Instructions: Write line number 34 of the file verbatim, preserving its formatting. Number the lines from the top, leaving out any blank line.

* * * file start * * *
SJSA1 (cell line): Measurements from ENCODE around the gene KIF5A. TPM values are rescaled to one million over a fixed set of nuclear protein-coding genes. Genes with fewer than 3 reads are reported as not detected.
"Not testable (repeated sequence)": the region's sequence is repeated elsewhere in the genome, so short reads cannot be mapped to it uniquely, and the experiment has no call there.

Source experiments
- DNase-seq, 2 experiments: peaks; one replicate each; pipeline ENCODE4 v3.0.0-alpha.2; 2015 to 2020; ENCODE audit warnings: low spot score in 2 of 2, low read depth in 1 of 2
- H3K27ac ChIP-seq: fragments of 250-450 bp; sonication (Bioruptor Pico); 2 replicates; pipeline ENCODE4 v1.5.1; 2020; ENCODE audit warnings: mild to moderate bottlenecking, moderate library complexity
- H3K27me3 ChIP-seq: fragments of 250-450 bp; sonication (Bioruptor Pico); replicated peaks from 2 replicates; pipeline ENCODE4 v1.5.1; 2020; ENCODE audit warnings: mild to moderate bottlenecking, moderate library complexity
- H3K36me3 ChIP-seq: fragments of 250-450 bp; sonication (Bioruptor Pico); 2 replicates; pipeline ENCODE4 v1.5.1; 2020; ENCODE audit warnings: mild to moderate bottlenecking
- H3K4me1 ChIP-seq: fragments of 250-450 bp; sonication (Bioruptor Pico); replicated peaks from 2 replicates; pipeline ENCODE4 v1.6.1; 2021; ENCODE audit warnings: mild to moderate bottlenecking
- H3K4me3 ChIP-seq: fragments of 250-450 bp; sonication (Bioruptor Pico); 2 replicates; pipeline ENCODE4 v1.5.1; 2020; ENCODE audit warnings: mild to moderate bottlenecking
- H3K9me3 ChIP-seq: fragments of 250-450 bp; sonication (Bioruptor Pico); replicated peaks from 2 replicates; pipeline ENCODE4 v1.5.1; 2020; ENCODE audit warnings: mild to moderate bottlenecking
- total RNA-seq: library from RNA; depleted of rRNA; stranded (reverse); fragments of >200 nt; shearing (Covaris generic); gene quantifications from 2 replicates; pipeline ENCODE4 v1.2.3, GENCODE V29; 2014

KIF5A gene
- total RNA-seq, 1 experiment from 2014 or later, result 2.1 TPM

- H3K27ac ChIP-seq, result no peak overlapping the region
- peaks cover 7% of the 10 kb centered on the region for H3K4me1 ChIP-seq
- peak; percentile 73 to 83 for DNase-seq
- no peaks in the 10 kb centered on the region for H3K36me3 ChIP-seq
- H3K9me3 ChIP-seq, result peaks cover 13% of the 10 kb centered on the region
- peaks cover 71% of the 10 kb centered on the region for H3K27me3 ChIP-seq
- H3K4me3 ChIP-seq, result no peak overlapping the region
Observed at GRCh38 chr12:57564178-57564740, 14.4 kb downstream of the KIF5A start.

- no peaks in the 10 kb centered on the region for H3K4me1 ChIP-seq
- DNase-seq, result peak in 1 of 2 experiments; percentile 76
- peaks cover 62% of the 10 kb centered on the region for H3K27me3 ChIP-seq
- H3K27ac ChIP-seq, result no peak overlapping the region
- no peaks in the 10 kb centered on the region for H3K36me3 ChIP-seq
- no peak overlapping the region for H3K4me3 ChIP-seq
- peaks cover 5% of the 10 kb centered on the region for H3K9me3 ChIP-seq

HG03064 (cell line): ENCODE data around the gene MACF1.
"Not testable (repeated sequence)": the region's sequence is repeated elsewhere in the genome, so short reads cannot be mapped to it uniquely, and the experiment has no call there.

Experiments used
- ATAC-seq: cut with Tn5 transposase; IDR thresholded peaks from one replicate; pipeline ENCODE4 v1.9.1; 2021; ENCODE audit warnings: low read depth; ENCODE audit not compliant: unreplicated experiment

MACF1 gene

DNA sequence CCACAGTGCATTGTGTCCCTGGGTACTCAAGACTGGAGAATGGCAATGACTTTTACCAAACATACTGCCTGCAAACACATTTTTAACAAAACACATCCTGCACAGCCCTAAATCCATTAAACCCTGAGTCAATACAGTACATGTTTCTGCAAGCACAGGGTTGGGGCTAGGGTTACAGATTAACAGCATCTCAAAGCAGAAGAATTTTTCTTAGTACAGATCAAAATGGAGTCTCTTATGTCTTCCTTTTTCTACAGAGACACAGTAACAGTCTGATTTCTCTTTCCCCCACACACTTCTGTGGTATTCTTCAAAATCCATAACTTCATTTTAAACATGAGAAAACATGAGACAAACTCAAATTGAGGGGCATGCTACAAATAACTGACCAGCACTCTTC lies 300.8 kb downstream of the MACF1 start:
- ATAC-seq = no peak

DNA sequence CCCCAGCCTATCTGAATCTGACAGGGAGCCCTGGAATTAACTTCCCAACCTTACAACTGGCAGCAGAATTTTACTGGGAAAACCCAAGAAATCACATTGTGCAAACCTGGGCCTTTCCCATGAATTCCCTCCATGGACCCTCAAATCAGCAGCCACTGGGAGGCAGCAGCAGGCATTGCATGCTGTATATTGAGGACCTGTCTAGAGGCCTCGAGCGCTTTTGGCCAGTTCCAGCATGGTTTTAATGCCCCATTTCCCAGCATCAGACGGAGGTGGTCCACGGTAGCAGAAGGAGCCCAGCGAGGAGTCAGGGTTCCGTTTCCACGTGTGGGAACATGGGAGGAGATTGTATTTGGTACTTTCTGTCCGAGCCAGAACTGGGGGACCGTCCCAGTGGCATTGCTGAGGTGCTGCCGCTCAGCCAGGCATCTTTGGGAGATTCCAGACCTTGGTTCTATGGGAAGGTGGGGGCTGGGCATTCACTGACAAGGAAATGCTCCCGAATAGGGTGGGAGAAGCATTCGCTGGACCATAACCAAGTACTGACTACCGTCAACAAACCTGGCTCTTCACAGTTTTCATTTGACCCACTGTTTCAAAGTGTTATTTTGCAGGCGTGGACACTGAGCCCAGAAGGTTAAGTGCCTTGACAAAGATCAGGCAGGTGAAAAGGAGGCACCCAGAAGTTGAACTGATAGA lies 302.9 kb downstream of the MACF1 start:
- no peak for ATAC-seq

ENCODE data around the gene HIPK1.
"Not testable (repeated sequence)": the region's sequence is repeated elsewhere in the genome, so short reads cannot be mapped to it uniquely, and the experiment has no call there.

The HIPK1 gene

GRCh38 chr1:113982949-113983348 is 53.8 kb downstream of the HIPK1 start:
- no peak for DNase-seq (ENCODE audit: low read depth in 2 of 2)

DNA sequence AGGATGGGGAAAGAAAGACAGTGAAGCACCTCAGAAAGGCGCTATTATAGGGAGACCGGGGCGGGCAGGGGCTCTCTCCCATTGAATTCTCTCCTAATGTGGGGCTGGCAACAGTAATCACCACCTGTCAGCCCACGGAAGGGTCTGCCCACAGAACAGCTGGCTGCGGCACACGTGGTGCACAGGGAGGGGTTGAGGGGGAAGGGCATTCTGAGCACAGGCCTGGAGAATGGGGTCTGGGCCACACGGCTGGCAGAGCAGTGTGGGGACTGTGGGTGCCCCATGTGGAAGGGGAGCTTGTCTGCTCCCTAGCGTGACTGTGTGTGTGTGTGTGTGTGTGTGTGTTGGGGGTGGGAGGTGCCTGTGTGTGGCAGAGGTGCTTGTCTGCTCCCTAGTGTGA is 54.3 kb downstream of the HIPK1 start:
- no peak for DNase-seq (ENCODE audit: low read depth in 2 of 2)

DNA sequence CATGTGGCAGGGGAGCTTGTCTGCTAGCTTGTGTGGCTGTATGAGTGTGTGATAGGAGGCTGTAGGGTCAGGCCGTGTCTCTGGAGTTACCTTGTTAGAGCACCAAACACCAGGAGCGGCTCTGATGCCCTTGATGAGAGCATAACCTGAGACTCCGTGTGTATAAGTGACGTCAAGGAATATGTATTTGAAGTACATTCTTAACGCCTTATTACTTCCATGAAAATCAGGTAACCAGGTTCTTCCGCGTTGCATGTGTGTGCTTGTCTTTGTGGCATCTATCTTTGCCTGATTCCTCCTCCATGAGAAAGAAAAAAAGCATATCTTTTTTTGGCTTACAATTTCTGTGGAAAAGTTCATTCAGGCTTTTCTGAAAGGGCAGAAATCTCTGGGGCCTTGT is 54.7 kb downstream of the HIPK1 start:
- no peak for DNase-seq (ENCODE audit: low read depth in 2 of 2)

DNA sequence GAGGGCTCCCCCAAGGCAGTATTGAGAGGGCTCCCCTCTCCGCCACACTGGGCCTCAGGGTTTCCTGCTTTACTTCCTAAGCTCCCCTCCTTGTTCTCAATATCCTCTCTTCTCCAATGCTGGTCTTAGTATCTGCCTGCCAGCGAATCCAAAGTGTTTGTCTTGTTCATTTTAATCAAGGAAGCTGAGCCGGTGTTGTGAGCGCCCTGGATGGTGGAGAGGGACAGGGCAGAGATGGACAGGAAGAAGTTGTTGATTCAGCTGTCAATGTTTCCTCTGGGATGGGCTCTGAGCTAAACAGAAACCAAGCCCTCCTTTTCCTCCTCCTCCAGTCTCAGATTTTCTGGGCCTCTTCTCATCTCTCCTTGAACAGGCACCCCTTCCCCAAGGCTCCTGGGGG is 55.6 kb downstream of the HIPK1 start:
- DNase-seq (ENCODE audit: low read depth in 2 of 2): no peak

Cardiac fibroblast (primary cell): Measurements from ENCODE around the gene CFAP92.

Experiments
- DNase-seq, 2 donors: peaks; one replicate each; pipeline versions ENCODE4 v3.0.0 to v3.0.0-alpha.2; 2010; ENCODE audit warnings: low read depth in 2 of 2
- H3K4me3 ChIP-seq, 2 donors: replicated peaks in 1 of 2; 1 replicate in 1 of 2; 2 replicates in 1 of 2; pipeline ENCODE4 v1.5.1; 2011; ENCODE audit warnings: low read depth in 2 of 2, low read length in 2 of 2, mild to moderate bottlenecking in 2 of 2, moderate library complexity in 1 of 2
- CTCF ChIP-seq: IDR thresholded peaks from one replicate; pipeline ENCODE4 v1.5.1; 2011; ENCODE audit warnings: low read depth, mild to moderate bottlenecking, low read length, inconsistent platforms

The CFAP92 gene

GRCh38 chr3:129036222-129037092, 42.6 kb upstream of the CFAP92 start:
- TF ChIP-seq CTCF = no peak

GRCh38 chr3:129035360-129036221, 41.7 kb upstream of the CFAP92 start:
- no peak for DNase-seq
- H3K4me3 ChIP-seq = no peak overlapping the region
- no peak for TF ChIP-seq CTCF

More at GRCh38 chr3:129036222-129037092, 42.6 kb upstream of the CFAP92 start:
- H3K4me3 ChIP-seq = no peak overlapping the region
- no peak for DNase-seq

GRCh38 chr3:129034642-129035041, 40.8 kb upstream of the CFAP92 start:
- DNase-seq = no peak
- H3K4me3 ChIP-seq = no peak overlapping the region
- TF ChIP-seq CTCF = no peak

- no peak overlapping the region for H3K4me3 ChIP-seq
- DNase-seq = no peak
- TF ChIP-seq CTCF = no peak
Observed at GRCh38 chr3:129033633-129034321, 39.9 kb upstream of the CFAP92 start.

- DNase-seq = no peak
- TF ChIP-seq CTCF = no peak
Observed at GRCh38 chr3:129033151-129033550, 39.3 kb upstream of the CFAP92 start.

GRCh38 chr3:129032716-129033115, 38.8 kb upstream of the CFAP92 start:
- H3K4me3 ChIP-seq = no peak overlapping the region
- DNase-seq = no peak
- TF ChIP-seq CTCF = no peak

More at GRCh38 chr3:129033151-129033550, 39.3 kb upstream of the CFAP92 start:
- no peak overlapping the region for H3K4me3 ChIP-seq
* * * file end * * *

DNA sequence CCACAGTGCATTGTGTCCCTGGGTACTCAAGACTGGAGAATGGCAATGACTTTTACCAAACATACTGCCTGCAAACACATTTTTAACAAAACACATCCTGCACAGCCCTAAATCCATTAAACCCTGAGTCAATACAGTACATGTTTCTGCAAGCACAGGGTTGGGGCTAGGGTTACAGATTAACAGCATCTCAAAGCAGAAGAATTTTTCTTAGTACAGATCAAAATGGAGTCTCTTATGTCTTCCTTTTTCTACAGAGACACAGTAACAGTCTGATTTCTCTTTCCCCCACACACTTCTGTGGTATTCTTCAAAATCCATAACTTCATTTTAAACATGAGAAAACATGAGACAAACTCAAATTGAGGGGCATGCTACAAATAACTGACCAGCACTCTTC lies 300.8 kb downstream of the MACF1 start: